The numbers from that decade were astounding. From 1951-56, the dustbowl graduates went 153-14, winning 45 straight games in ’55 and ’56 — still the state record. Four players from that ’53 team went on to play for the Globetrotters, and Robertson became one of the greatest players in basketball history.
Crowe’s secret weapon was the triangle offense, which Phil Jackson used to win NBA titles with the Bulls and Lakers.
‘‘It’s the same thing,’’ Robertson said, chuckling.
Success didn’t do much to alleviate the racial tensions.
Crowe was never named the state’s coach of the year, and when Attucks finally won the state title, the team did not take the traditional parade route from Butler’s Hinkle Fieldhouse to downtown. Instead, a police guard took them to Northwestern Park, near the school.
Not until Crowe’s funeral procession, in December 2003, did players make the trek to Monument Circle, an omission that still bothers Robertson.
‘‘It was years too late,’’ he said. ‘‘You know when it first happened, we didn’t realize what was going on. I didn’t realize till I got out of college. I guess they thought we were not worthy to go around the circle, but when blacks went into stores downtown and spent money, it was wonderful.’’
On Thursday, in what is being billed as a ‘‘legends game’’ between Attucks and Washington, one of the few city schools that played Attucks during the ’50s, there will be a huge ceremony. Robertson, his brother and Bryant are among 10 Attucks players who will have their jerseys retired. Washington’s Mr. Basketball winners, George McGinnis and Billy Keller, and Miss Basketball Cheryl Cook also will have jerseys retired.
Two banners, one for the ’ 55 team and another for Crowe and Spurlock, will also be presented in what today’s school leaders call a fitting and overdue tribute.
‘‘I was surprised they hadn’t already done it,’’ principal Robert Faulkens said. ‘‘Those numbers [Robertson and Bryant] were still being worn in 1986. When I came here three years ago, I said, ‘ We would never wear those numbers again. Don’t even order them.’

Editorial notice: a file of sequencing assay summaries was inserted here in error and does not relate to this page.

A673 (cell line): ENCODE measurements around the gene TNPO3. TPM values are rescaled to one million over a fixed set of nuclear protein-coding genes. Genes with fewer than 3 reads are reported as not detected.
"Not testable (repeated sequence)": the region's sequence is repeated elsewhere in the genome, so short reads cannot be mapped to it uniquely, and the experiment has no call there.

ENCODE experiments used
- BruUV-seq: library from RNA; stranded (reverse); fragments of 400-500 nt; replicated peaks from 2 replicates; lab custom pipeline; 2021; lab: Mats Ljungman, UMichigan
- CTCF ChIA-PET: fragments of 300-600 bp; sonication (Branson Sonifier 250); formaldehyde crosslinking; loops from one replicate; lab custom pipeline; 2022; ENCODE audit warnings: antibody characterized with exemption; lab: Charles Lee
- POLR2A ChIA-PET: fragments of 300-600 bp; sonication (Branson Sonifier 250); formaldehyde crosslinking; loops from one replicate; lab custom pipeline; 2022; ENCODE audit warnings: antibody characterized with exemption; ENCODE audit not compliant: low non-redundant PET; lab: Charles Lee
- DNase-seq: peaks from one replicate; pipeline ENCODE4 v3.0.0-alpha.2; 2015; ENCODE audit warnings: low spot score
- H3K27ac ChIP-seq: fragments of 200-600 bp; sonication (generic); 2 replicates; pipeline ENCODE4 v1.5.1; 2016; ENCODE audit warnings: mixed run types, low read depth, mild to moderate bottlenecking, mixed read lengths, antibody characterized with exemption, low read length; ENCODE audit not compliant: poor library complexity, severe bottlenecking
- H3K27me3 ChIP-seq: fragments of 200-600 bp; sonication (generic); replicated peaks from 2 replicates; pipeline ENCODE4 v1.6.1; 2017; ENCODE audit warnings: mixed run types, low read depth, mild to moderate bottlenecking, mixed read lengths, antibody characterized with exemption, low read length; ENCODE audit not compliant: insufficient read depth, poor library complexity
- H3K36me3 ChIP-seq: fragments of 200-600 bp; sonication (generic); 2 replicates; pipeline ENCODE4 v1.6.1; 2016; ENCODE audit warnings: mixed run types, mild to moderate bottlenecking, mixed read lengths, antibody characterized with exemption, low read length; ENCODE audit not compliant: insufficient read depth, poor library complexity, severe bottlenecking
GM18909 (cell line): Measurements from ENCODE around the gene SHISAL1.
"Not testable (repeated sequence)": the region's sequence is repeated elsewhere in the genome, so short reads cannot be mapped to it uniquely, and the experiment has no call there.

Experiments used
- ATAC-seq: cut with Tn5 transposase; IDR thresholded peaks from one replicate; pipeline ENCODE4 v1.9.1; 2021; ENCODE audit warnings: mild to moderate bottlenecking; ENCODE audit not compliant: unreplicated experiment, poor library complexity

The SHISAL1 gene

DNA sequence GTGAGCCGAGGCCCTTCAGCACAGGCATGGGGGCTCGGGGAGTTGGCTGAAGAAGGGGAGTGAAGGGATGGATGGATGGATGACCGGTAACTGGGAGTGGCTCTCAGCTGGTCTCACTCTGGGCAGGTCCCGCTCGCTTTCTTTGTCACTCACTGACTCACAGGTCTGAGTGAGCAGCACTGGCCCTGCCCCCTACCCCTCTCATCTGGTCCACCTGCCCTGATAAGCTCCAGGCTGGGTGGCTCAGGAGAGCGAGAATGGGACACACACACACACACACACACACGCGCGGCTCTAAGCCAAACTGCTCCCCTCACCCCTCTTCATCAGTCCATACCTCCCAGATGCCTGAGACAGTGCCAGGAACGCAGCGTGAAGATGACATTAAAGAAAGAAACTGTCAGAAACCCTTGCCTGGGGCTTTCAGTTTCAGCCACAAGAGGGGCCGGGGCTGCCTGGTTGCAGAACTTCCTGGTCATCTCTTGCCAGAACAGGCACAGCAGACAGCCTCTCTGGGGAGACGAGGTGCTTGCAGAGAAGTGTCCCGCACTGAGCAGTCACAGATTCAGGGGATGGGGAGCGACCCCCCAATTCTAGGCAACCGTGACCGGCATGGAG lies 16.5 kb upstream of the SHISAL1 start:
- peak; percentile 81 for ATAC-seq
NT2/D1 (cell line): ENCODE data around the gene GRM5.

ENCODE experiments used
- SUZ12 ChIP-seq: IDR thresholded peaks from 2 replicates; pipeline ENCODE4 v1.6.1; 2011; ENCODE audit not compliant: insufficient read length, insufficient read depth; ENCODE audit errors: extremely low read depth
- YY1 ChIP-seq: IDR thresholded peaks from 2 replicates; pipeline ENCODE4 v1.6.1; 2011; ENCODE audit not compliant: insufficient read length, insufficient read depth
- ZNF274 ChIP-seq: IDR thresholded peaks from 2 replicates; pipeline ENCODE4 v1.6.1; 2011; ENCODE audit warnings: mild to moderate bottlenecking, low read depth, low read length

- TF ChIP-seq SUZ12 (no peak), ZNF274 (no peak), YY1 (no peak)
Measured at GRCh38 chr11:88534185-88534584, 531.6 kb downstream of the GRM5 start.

‘‘I’m sure it was just an oversight, but it’s something we can correct now.’’
Faulkens offers a few explanations for the delay.
Robertson didn’t finish playing in the NBA until 1974, and by then, Attucks was integrated and in the midst of a student decline. In 1986, Indianapolis Public Schools converted Attucks into a middle school. Then, in 2006, that middle school reopened as a magnet medical high school devoted to students who aspire to be medical professionals.
This winter, for the first time in nearly a quarter-century, Crispus Attucks is fielding a varsity basketball team and the new players want to rebuild the tradition.
When coach Greg Orr took over the program in 2006, he had a total of five players and sometimes finished games with only three or four on the floor. Now his roster is up to about a dozen, some of whom never played basketball until attending Attucks.
His goal is to restore Attucks’ glorious legacy.
‘‘We’re trying to raise the money to get some things in here, like banners. They’ll cost about $2,000,’’ he said. ‘‘I miss that stuff and some of it will be back up in about a year. But you know there’s no records from back then. I’d really to like know who our leading rebounder was, so I can put that up for these kids.’’
Those who played in ’50s haven’t forgotten.
Robertson believes Attucks might have won the ’51 title had his brother played more minutes against Anderson. Harp thinks they would have won it in ’53 if Gardner hadn’t been declared ineligible by the state high school athletic association. Robertson contends there may never have been a Milan, or ‘‘Hoosiers,’’ had teammate Sheddrick Mitchell been healthy in ’54.
What Attucks did over the next two seasons changed everything.
They ignored the hate, won basketball games, made history and charted a course to end racial divisiveness in Indianapolis.
‘‘What we accomplished, it’s like a movie script with all the racial issues in the country,’’ Robertson said. ‘‘We rallied the whole city, and in the end, instead of calling us the Crispus Attucks Tigers, they were calling us the Indianapolis Tigers.’’